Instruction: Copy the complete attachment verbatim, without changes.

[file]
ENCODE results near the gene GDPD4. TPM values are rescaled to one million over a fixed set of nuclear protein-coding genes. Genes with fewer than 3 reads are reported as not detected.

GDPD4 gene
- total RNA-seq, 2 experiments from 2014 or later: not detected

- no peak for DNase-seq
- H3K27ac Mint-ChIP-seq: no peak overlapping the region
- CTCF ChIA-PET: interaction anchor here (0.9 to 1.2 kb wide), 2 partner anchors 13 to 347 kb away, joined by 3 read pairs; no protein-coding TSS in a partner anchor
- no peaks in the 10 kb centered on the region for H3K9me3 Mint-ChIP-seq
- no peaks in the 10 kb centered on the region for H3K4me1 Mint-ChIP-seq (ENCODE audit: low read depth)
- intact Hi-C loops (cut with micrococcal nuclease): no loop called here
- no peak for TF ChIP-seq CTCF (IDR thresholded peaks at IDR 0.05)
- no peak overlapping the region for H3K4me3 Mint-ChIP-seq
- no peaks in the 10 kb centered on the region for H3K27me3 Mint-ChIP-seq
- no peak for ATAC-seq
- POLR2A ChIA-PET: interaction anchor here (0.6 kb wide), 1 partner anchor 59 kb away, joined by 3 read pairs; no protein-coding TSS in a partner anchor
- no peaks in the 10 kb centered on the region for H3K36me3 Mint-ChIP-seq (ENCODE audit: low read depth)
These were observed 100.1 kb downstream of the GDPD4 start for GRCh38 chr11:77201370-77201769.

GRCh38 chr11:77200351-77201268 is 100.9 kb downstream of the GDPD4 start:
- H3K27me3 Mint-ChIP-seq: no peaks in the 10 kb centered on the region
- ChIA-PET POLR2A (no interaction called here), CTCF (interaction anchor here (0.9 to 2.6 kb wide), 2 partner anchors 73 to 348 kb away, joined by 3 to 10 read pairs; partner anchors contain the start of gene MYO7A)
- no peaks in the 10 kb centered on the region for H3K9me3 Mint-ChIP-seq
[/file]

ENCODE results near the gene GDPD4. TPM values are rescaled to one million over a fixed set of nuclear protein-coding genes. Genes with fewer than 3 reads are reported as not detected.

GDPD4 gene
- total RNA-seq, 2 experiments from 2014 or later: not detected

- no peak for DNase-seq
- H3K27ac Mint-ChIP-seq: no peak overlapping the region
- CTCF ChIA-PET: interaction anchor here (0.9 to 1.2 kb wide), 2 partner anchors 13 to 347 kb away, joined by 3 read pairs; no protein-coding TSS in a partner anchor
- no peaks in the 10 kb centered on the region for H3K9me3 Mint-ChIP-seq
- no peaks in the 10 kb centered on the region for H3K4me1 Mint-ChIP-seq (ENCODE audit: low read depth)
- intact Hi-C loops (cut with micrococcal nuclease): no loop called here
- no peak for TF ChIP-seq CTCF (IDR thresholded peaks at IDR 0.05)
- no peak overlapping the region for H3K4me3 Mint-ChIP-seq
- no peaks in the 10 kb centered on the region for H3K27me3 Mint-ChIP-seq
- no peak for ATAC-seq
- POLR2A ChIA-PET: interaction anchor here (0.6 kb wide), 1 partner anchor 59 kb away, joined by 3 read pairs; no protein-coding TSS in a partner anchor
- no peaks in the 10 kb centered on the region for H3K36me3 Mint-ChIP-seq (ENCODE audit: low read depth)
These were observed 100.1 kb downstream of the GDPD4 start for GRCh38 chr11:77201370-77201769.

GRCh38 chr11:77200351-77201268 is 100.9 kb downstream of the GDPD4 start:
- H3K27me3 Mint-ChIP-seq: no peaks in the 10 kb centered on the region
- ChIA-PET POLR2A (no interaction called here), CTCF (interaction anchor here (0.9 to 2.6 kb wide), 2 partner anchors 73 to 348 kb away, joined by 3 to 10 read pairs; partner anchors contain the start of gene MYO7A)
- no peaks in the 10 kb centered on the region for H3K9me3 Mint-ChIP-seq